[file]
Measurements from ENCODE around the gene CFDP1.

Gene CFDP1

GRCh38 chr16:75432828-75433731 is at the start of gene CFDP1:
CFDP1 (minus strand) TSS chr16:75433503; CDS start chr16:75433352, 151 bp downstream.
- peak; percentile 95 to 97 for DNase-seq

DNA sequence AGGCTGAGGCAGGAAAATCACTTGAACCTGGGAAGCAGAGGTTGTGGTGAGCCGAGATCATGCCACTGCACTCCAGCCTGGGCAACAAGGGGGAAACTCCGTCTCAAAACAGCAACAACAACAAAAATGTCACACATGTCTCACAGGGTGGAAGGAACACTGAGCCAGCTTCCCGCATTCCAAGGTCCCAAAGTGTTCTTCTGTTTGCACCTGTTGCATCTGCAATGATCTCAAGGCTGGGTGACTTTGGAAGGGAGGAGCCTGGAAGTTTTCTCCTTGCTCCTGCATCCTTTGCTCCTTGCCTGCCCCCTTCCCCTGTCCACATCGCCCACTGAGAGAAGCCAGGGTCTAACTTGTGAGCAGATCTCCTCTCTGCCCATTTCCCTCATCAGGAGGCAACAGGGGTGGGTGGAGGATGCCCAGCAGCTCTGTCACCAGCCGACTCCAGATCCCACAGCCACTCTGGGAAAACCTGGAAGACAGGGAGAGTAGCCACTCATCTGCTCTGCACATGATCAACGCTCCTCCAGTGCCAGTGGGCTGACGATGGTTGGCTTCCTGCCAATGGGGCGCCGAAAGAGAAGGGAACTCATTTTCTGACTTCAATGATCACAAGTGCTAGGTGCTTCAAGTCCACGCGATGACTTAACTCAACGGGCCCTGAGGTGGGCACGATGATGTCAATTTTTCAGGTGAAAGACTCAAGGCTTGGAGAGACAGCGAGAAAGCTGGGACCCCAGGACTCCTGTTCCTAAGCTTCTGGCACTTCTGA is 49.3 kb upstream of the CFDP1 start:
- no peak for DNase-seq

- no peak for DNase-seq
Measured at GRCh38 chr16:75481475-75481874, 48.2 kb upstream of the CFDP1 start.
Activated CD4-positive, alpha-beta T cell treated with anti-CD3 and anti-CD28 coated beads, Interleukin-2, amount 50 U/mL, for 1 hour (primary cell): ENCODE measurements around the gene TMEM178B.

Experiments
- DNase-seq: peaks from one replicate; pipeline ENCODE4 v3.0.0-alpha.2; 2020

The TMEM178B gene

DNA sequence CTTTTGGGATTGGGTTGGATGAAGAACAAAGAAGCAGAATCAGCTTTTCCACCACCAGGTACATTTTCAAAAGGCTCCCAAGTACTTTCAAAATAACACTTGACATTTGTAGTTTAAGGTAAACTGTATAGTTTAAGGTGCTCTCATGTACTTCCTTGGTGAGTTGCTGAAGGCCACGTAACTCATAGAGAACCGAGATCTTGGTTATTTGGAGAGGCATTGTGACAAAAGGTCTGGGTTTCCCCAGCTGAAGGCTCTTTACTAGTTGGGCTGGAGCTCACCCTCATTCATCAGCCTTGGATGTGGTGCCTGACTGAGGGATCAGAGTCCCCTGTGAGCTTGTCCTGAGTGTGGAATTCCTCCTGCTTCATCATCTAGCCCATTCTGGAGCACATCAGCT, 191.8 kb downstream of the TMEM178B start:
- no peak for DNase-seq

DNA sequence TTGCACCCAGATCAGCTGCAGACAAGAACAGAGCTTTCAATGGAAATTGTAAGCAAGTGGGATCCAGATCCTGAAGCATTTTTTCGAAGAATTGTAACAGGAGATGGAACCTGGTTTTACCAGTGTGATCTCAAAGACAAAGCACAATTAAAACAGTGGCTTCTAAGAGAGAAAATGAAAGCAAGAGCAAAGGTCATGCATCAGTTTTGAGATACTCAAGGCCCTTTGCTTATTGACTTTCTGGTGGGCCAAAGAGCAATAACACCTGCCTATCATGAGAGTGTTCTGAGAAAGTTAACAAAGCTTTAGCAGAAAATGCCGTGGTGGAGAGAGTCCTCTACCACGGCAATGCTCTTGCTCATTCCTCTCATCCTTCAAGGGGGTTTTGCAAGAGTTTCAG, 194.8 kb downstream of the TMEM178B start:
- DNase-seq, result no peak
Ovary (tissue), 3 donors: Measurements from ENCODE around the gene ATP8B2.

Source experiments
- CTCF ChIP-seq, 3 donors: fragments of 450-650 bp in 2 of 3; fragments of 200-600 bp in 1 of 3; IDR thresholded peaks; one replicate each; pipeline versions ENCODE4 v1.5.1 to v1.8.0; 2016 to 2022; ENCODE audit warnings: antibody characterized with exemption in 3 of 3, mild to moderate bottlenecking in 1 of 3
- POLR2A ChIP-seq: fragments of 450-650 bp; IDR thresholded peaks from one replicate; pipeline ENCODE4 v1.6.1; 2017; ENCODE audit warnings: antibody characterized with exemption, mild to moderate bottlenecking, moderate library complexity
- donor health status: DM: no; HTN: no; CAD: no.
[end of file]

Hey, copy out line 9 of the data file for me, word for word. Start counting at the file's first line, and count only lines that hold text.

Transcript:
Measured at GRCh38 chr16:75481475-75481874, 48.2 kb upstream of the CFDP1 start.